Exonerated NorCal man now on death bed waiting for check from California

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Luther Jones spent 18 years in prison for a crime he didn't commit. Exonerated earlier this year, the 72-year-old left prison and fell ill. Now, the clock is ticking as he awaits nearly $1 million from the state as his son wonders if his father will ever live to see it. (KGO-TV)

In Napa County, the clock continues to tick for a man who is running out of time. The state of California owes Luther Jones almost $1 million for a wrongful death conviction that sent him to state prison for 18 years. But five months have passed, with no check.

RELATED: EXCLUSIVE: Newly exonerated Lake County man says he nearly died after release

The 72-year-old does not have much time left and he knows it. Jones redefines the phrase "victim of the system."

In February, Luther got out of prison after serving 18 years for a crime he did not commit. It's time for which the state now owes him close to $1 million in compensation that has yet to arrive.

His son, Kofawn Jones, wonders if his father will ever live to see it.

"My father has been given a time limit," he said. "So fast is not fast enough."

When the California Department of Corrections released Luther, he was so sick the first night that he slipped into a deep coma.

In March he told ABC7's sister station KGO-TV, "I was put outside the gate and left and almost died."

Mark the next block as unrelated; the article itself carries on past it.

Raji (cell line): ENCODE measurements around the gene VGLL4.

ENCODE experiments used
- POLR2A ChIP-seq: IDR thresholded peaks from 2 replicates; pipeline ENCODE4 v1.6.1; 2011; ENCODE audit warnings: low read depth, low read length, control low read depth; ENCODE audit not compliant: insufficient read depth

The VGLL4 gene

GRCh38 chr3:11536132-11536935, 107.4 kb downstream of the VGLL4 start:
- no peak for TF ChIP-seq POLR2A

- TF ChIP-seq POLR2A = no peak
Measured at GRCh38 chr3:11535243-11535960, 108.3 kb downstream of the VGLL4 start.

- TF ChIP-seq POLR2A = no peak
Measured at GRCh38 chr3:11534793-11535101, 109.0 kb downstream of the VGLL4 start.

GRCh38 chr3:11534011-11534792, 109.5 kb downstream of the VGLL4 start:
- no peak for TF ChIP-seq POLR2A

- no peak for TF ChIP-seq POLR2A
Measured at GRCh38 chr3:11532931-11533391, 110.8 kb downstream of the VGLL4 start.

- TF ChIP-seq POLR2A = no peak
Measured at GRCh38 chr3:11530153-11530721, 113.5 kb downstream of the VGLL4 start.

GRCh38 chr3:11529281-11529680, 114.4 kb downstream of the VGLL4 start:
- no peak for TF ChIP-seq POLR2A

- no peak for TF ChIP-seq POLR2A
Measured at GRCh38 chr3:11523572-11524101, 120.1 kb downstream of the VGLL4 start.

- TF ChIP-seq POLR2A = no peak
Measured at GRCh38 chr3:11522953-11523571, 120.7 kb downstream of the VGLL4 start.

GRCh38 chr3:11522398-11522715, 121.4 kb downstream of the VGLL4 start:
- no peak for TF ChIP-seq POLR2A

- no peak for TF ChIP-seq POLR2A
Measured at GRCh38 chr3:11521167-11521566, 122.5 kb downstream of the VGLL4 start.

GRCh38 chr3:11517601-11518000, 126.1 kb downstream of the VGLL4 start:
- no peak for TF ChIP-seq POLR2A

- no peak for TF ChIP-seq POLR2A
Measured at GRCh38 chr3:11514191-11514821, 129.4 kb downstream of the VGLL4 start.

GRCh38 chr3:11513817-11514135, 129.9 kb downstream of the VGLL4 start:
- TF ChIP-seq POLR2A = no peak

Since then, Luther has spent most of his time in the hospital racking up bills without the money to pay for them, waiting for his money from the state.

This delay is a common story among exonerated inmates.

Rick Walker with the Innocence Project served 12 years for a murder he did not commit.

"They arrest you, convict you, and send you to prison but then they wanna make you wait for you to be compensated for their mistake," he said. "That's just not fair play."

RELATED: EXCLUSIVE: Lake County man reunites with newly exonerated father

As the California Victim Compensation Board told KGO on Friday, the state since 2013 has streamlined the process. But it still requires a hearing for a second declaration of innocence. Then a vote by the legislature. Next, the governor must sign and the controller must cut a check.

The state told us Friday that check is in the mail.

"It is final when it is in my father's hands," said Kofawn.

So Luther Jones remains in a hospital bed where, for now, finally being free has become as simple as staying alive.
Related Topics:
newswrongful convictionprisoncrimemoneyNapaCalifornia
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